Column: A friendly blowout for US basketball team
If there was ever such a thing as a friendly, this was it.
Things were so chummy Thursday night at the Manchester Arena that one of the best players on the British men's basketball team took the microphone before the game and thanked the U.S. collection of NBA superstars for stopping by on their exhibition tour to play. You half expected Pops Mensah-Bonsu to join the crowd as it applauded the dazzling assortment of passes and dunks put on display by an American group that seems to be growing increasingly comfortable with each other.
Not much was expected out of this matchup other than a good show, and LeBron James and company came through in what ended up as a 118-78 blowout of a completely outmanned Great Britain squad. The sellout crowd loved every minute of it, giving both teams a standing ovation as time thankfully ran out for the beleaguered Brits.
What the U.S. did in only its third game together as a team wasn't hard to figure out. They overwhelmed a team with only two NBA players, using speed and precision and a variety of different - but all effective - lineups.
What was harder to figure out was what it meant. After struggling at times against Brazil a few days ago in Washington, D.C., the Americans had an easy mark in front of them and they responded in proper fashion with a drubbing that even surpassed the expectations of British oddsmakers - who had made them 31 1/2-point favorites.
They may not rival the original Dream Team of 20 years ago, as Kobe Bryant has suggested. But it's hard to imagine a team this immensely talented not winning the gold medal in London a few weeks from now despite all the warnings about Spain and France and the always-improving caliber of international basketball.
Bryant scored only 5 points in a little over 18 minutes, but it hardly mattered. Not with James, Deron Williams, Russell Westbrook and Kevin Durant all in double figures and the reserves more than matching the starters in both intensity and performance.
''Their bench could be a starting five,'' said Luol Deng, the British star who plays for the Chicago Bulls.
Things are expected to get tougher as the road tour continues with games in Barcelona against Spain - which gave the U.S. a tough game in the gold medal final in Beijing - and Argentina. After that it's on to London, where the U.S. opens with France as a prohibitive favorite to win a second straight gold.
''We've got a long road ahead of us,'' James said. ''The gold medal is not guaranteed. But our chemistry is getting better and better with each game and each practice.''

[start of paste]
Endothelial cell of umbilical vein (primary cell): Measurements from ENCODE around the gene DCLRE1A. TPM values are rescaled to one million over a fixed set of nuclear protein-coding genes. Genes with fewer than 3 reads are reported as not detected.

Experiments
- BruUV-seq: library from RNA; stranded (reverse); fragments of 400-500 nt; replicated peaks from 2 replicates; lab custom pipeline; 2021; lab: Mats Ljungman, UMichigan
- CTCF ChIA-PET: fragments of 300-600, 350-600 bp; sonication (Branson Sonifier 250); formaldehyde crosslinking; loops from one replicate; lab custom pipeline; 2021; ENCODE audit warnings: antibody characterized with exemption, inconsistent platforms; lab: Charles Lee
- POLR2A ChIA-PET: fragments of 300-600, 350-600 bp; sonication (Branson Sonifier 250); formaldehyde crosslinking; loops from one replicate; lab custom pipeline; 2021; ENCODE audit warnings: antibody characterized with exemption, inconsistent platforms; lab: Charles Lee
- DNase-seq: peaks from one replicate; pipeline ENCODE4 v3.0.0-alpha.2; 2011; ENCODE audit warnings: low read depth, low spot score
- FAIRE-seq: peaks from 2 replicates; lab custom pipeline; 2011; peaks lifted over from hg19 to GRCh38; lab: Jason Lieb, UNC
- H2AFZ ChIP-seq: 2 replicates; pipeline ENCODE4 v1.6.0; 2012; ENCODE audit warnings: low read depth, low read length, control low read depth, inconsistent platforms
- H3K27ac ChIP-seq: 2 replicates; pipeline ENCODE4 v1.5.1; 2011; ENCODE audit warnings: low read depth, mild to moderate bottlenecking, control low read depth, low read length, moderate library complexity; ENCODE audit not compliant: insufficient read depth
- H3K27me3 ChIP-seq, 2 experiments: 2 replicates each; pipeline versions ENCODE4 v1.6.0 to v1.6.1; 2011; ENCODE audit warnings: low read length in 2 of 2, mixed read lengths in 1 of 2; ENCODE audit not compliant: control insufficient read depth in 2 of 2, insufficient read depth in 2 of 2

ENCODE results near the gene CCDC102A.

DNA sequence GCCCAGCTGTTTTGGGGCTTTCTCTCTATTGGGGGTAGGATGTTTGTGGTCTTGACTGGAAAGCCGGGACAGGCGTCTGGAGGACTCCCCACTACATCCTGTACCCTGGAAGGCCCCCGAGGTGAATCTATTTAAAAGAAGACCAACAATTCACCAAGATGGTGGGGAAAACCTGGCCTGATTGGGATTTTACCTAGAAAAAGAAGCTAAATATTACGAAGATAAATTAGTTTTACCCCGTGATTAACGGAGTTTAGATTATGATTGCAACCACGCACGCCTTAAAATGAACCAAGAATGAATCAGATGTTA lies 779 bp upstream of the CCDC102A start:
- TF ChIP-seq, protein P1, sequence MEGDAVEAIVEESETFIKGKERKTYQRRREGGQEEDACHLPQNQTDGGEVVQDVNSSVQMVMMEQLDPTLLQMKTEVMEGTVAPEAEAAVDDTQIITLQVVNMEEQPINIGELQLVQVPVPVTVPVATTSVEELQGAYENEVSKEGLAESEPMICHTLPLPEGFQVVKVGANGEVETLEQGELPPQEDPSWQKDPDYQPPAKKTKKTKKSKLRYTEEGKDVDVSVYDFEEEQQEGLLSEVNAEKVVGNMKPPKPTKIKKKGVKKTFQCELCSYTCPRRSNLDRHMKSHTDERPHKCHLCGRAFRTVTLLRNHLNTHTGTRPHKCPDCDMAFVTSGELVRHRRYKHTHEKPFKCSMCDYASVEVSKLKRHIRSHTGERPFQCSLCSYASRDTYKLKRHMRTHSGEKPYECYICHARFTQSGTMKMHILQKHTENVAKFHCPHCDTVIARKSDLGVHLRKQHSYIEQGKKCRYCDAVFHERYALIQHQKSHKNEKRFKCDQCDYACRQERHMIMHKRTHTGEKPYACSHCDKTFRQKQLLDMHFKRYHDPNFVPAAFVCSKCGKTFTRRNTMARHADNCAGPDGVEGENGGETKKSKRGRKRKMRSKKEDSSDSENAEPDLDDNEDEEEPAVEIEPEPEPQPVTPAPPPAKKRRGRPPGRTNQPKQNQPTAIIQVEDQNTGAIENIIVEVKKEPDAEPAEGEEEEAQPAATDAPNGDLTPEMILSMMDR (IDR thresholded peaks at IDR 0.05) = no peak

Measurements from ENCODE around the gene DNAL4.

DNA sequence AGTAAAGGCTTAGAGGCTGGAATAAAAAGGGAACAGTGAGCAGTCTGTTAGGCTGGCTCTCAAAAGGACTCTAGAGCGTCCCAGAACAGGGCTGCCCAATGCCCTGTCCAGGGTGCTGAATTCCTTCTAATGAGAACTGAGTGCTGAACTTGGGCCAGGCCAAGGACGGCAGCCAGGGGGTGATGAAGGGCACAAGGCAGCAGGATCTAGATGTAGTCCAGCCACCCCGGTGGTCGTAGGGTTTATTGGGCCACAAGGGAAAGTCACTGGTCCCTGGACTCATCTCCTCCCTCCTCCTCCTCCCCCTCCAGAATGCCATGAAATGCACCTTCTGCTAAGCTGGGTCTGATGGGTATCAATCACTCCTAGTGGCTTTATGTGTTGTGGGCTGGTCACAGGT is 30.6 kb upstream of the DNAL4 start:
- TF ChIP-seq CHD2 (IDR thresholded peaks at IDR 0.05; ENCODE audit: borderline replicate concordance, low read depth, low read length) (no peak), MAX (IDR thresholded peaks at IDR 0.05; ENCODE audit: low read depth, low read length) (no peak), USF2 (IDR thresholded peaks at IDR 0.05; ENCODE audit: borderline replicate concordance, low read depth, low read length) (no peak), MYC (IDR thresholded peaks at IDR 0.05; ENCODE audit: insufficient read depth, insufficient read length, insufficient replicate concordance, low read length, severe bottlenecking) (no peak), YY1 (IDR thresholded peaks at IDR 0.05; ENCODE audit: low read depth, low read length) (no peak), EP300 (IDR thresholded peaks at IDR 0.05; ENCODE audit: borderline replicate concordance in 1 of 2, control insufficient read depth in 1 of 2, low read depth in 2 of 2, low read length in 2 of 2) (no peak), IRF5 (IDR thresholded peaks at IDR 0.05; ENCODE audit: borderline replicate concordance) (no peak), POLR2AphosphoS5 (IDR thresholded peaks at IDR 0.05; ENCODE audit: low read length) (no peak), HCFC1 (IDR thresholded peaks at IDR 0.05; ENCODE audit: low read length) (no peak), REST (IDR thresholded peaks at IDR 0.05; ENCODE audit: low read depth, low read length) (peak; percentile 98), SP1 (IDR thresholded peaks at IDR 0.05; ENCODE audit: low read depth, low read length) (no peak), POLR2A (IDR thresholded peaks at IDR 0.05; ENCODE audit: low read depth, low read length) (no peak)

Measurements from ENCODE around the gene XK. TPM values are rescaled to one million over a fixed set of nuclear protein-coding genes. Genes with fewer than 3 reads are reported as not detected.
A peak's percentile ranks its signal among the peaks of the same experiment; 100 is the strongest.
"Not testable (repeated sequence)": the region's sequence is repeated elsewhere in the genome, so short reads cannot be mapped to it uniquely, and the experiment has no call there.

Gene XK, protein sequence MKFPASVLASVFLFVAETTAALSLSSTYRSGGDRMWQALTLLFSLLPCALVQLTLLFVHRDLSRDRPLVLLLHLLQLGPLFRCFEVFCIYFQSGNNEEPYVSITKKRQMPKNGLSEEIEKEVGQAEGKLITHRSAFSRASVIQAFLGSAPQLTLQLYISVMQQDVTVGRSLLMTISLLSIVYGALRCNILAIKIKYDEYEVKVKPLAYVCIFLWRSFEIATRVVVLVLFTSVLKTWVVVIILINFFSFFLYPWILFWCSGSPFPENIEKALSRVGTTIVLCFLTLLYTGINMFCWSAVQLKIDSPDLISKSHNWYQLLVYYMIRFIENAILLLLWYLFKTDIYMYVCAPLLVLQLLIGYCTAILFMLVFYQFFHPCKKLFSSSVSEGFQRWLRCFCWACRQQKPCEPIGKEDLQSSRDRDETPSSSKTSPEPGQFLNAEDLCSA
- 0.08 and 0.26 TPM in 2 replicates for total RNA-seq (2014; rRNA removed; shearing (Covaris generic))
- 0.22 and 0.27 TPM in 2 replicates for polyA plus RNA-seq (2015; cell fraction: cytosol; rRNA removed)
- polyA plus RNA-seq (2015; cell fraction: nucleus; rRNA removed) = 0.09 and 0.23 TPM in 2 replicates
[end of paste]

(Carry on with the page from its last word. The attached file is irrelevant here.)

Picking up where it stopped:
The lesson learned in the win against Brazil - a game in which the U.S. trailed early by 10 points - was that as talented and creative the Americans are offensively, they will need to play harder on defense to make sure they're not upset. U.S. coach Mike Krzyzewski said the team watched film of Monday night's game and used it as motivation to be better against Britain.
They were, though some sloppy early play still led to easy baskets that might have been more of an issue against a better team.
''We know we can be beat if we don't come to play,'' said Williams, who was presented a giant trophy on the court afterward as the MVP of the game for his 19 points in his first start. ''We're not going to overlook anybody.''
That seems to be the overriding theme for this team, mainly because being overconfident may be the only way the Americans are going to lose. To a man they talked afterward about playing hard, getting better as a team and not overlooking any of the clubs put in front of them no matter how lopsided the disparity in talent might be.
It was lopsided against Britain, something even British fans not used to watching basketball could easily see. Even if the arena announcer had to explain some of the rules of the game to them before the opening tipoff, they knew coming in the Americans were loaded with superstars.
The crowd cheered loudest for the names they recognized - and almost all of them belonged to the visitors. Bryant drew the biggest cheers, but even James Harden got a bigger reaction than the players who comprise the first British team to play in the Olympics since the London Games of 1948.
It was a friendly, as soccer matches that don't count in the standings are called in this country, and it served as a barometer of sorts for a British team that played decently in last year's European championships and is striving to be competitive internationally in a game not played on many playgrounds in this country.
What they found out was that there's a huge difference between playing the U.S. and playing everyone else in the world. The Americans are more gifted to begin with, and they just don't let up, all the way down to last-minute addition Anthony Davis, who played a quite respectable 12 minutes.
''We are awake. We've never been asleep,'' said Krzyzewski, rejecting the notion the team wasn't ready for Brazil in an 80-69 win. ''We're not going to look great all the time because the rest of the world is that good.''
Make that the rest of the world minus Britain. They were never good enough to turn this into a contest, though they and the crowd were cheered by U.S. players at the end.
A friendly night for all.
Tim Dahlberg is a national sports columnist for The Associated Press. Write to him at tdahlberg(at)ap.org or http://twitter.com/timdahlberg